The National Cancer Institute (NCI) seeks research co-development partners and/or licensees for mesothelin targeting Recombinant Immunotoxins (RITs). These RITs have been engineered by site specific modification with polyethylene glycol (PEG) to have an increased serum half-life, while maintaining high cytotoxicity and have greatly improved anti-tumor activity.

Therapeutic Antitumor Combination Containing TLR4 Agonist HMGN1

Researchers at the National Cancer Institute (NCI) have developed a combination of immunoadjuvants and immune checkpoint inhibitors to stimulate an immune response against cancer. The combination therapy has been tested in xenograft models and shown successful for both treatment of an existing tumor and resistance to re-challenge. Researchers at the NCI seek licensing and/or co-development research collaborations for this invention.

The UBE2G2 Binding Domain in the Ubiquitin Ligase GP78 and Methods of Use Thereof

Researchers at the National Cancer Institute (NCI) have developed an invention describing the binding domain (G2BD) for the ubiquitin-conjugating enzyme Ube2G2 in the gp78 ubiqutin ligase protein. The invention involves modulating the interaction between the gp78 protein and the conjugating enzyme Ube2G2. Interruption of this interaction will block degradation from the endoplasmic reticulum (ER), resulting in ER stress, unfolded protein response, and, ultimately, apoptosis in some cancer cells. The NCI seeks licensing and/or co-development partners for this invention.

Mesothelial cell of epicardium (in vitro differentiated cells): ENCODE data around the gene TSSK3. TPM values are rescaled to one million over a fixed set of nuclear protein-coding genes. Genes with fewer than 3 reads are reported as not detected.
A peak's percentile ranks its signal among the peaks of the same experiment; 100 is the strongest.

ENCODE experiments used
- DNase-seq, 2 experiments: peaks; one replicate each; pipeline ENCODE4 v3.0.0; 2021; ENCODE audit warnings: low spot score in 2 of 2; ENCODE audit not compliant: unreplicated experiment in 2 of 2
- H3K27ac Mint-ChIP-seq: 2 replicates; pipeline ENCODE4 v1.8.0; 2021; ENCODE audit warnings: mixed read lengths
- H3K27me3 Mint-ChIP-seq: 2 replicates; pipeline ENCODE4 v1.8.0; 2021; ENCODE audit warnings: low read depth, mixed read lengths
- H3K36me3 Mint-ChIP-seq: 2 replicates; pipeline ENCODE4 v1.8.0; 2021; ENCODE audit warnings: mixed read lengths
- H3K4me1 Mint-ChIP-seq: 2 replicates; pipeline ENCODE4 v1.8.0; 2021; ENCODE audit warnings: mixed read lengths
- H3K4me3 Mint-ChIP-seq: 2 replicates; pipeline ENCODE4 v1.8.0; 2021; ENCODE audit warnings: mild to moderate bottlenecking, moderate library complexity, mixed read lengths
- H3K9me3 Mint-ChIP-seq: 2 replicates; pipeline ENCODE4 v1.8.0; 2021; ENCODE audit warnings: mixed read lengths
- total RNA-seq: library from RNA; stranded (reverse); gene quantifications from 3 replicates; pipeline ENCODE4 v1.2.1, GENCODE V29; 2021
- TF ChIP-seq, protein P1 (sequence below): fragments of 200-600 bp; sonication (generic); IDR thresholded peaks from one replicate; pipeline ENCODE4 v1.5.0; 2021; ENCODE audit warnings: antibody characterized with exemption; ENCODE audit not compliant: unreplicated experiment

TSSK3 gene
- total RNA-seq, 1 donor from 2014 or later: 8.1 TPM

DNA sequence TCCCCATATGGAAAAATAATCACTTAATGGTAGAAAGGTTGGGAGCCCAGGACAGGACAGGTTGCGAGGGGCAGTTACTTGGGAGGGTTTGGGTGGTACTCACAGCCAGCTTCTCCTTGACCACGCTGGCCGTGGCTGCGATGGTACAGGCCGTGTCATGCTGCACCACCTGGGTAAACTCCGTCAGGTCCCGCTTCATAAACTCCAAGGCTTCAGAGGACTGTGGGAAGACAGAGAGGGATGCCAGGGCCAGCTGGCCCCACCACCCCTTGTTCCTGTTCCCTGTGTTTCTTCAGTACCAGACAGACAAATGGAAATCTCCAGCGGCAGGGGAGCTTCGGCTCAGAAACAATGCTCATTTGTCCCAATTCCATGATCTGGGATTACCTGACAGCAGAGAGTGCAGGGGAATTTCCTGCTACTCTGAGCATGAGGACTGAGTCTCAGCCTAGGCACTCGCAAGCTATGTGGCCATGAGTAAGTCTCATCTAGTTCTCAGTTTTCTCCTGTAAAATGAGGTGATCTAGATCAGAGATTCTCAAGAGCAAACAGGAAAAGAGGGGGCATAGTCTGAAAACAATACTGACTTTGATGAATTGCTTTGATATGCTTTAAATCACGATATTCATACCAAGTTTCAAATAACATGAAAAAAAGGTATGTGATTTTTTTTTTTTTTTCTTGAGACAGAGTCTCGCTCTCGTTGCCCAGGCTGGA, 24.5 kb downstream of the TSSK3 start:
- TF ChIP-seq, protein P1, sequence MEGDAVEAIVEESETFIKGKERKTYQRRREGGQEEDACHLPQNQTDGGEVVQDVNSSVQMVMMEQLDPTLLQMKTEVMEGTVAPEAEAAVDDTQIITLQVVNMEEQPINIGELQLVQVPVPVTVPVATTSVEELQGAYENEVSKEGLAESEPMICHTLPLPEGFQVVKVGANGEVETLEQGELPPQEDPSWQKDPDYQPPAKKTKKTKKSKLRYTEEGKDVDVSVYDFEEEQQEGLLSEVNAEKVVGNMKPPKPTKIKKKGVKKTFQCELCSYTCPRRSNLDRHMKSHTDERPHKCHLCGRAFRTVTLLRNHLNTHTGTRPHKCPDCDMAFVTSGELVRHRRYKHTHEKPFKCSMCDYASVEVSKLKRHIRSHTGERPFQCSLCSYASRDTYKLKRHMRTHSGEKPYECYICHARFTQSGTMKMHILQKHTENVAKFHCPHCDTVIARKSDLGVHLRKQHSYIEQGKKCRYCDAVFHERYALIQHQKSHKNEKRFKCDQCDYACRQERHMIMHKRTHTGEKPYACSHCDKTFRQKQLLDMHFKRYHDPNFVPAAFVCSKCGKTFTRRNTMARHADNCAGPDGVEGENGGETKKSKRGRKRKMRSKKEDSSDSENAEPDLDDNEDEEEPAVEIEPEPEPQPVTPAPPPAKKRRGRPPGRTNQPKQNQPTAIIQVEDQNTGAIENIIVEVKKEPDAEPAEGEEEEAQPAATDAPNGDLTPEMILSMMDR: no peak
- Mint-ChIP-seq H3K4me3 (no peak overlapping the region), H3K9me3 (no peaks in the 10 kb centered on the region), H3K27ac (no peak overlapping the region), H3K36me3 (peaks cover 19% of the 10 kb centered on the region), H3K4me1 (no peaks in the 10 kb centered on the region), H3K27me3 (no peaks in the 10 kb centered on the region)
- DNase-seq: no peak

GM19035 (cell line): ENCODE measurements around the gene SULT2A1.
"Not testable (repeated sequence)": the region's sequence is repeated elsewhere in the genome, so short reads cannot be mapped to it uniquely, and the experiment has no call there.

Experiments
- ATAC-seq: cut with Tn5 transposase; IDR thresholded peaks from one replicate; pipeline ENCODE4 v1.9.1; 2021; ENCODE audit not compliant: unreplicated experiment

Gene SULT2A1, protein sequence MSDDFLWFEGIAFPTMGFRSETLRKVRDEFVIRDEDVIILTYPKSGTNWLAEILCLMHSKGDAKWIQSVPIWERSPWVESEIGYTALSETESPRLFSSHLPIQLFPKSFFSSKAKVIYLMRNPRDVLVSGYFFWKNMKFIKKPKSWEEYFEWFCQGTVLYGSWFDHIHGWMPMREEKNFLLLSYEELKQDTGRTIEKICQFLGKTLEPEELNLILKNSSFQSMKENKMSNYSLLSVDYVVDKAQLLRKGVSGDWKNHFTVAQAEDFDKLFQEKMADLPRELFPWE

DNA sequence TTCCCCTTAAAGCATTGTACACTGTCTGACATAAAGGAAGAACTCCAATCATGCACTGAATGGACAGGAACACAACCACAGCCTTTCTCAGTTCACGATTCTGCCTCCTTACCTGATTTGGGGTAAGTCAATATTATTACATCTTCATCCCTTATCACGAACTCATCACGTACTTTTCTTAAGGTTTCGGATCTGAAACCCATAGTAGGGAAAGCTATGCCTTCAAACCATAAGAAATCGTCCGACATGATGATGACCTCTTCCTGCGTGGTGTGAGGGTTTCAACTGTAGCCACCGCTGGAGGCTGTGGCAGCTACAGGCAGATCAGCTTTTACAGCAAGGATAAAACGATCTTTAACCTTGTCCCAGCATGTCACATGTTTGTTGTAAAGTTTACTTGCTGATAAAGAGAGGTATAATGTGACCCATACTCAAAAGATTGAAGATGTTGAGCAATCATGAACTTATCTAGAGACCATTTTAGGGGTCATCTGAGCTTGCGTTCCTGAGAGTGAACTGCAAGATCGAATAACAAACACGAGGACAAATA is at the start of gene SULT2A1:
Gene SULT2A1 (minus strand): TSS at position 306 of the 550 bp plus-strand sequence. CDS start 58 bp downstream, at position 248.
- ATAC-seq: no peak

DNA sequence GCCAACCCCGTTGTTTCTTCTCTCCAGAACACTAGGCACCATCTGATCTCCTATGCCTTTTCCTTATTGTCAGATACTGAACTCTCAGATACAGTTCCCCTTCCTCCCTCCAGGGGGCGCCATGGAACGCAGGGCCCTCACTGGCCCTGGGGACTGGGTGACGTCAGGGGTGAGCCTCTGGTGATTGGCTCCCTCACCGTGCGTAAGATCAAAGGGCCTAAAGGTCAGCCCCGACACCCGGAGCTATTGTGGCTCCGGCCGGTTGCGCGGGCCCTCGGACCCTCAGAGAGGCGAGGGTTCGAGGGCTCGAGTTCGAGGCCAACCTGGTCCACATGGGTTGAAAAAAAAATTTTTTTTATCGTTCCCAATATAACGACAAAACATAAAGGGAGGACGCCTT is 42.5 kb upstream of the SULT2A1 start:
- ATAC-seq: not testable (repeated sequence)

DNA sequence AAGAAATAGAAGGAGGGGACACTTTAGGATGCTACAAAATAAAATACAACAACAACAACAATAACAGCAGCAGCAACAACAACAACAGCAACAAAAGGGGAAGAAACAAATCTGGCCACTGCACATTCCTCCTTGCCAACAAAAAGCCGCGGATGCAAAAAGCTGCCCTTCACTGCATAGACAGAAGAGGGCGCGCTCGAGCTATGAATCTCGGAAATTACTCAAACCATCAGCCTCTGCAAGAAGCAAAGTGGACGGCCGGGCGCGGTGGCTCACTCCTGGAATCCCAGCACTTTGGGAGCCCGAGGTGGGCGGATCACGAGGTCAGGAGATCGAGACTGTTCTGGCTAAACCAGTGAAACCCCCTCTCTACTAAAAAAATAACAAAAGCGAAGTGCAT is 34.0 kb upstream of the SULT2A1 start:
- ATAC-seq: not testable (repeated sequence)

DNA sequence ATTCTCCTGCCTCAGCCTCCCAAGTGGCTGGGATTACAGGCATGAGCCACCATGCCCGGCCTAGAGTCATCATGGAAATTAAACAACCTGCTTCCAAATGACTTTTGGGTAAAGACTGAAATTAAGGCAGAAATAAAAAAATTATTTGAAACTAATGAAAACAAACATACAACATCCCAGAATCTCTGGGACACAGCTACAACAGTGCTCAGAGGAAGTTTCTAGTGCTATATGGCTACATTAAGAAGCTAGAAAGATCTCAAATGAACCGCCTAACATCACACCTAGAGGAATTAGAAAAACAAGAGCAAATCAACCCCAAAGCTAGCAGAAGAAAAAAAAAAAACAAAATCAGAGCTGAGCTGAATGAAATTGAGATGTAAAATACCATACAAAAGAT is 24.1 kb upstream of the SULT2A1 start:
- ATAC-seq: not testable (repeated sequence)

The Biospecimen Pre-analytical Variables (BPV) Program

The Biorepositories and Biospecimen Research Branch (BBRB) at the National Cancer Institute (NCI) has sponsored various initiatives for conducting biospecimen research. Through these initiatives, NCI seeks to advance biospecimen science and improve research reproducibility by investigating how different biospecimen collection, handling and processing procedures affect biospecimen molecular profiles. BBRB is seeking collaborators to extend these studies.